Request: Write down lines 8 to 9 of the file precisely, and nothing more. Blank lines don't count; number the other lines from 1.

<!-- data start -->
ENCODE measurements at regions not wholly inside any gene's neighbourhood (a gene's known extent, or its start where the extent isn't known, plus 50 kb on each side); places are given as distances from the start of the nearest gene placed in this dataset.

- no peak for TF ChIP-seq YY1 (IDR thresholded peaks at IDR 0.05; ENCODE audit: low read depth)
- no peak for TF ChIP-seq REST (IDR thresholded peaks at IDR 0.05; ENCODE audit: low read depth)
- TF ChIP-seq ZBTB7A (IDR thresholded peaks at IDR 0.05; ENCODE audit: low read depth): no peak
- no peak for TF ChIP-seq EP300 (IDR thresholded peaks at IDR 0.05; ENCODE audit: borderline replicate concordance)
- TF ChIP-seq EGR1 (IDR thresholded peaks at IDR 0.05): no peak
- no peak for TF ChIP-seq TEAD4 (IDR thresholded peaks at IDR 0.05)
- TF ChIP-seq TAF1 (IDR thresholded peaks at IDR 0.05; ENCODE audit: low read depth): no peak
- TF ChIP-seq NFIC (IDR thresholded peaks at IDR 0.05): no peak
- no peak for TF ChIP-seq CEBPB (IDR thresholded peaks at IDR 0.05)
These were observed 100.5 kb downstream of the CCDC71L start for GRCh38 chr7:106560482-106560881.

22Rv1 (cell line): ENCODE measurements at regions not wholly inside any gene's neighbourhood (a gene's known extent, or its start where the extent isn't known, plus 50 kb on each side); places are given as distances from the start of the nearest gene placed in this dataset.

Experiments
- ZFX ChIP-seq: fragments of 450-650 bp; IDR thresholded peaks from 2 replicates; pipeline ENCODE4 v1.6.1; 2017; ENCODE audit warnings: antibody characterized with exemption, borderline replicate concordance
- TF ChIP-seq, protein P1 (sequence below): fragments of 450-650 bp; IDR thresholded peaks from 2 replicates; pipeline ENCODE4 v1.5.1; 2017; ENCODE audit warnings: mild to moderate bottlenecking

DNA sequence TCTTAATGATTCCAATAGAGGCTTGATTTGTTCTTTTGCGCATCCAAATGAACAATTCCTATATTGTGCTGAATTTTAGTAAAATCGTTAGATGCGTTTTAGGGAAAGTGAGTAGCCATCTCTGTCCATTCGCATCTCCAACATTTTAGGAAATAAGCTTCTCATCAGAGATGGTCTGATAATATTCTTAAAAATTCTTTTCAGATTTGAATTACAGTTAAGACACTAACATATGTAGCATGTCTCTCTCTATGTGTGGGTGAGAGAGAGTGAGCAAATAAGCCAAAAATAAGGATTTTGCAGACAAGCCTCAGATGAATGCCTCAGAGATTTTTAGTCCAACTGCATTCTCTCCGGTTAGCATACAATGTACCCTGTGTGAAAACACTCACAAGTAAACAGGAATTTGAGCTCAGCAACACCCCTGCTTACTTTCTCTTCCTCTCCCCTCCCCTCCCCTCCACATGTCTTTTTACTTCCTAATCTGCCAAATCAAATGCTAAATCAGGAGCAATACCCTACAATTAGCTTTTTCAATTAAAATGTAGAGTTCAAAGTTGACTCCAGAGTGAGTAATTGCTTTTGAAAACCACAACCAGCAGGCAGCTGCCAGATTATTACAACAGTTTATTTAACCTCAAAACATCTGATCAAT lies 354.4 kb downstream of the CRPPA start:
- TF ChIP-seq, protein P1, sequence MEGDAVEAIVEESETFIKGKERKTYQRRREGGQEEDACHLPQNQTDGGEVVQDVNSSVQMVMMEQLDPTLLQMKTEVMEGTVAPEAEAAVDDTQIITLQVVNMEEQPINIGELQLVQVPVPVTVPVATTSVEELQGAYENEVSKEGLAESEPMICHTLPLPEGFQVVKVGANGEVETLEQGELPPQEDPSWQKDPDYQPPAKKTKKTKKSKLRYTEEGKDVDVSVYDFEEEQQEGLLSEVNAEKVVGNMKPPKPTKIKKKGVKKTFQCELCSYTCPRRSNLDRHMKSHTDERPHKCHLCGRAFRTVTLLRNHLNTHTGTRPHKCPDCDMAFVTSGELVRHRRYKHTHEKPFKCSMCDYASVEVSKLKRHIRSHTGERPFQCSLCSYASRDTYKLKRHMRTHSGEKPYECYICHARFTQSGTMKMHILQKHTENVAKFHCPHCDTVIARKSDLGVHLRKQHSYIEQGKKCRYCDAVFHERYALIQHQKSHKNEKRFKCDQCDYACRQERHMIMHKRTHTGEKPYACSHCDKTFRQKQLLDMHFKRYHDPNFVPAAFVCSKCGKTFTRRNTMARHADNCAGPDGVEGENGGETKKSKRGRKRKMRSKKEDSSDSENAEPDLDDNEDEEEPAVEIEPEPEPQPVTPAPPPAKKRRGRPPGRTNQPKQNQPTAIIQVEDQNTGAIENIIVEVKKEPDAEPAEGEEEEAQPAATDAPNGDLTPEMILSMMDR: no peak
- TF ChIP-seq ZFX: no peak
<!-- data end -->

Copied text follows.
- TF ChIP-seq TAF1 (IDR thresholded peaks at IDR 0.05; ENCODE audit: low read depth): no peak
- TF ChIP-seq NFIC (IDR thresholded peaks at IDR 0.05): no peak